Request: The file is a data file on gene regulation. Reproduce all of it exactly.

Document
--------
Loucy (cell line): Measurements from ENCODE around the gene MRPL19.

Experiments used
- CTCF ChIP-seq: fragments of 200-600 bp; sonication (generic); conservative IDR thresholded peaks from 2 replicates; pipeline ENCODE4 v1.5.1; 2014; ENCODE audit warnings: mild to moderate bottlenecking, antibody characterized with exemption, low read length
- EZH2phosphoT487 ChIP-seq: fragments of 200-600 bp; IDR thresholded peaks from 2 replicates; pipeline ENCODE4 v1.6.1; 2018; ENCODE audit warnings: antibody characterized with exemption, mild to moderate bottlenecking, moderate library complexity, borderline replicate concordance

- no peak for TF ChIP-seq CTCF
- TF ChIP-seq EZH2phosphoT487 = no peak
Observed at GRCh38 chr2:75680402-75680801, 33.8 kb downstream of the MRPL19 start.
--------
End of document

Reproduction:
Loucy (cell line): Measurements from ENCODE around the gene MRPL19.

Experiments used
- CTCF ChIP-seq: fragments of 200-600 bp; sonication (generic); conservative IDR thresholded peaks from 2 replicates; pipeline ENCODE4 v1.5.1; 2014; ENCODE audit warnings: mild to moderate bottlenecking, antibody characterized with exemption, low read length
- EZH2phosphoT487 ChIP-seq: fragments of 200-600 bp; IDR thresholded peaks from 2 replicates; pipeline ENCODE4 v1.6.1; 2018; ENCODE audit warnings: antibody characterized with exemption, mild to moderate bottlenecking, moderate library complexity, borderline replicate concordance

- no peak for TF ChIP-seq CTCF
- TF ChIP-seq EZH2phosphoT487 = no peak
Observed at GRCh38 chr2:75680402-75680801, 33.8 kb downstream of the MRPL19 start.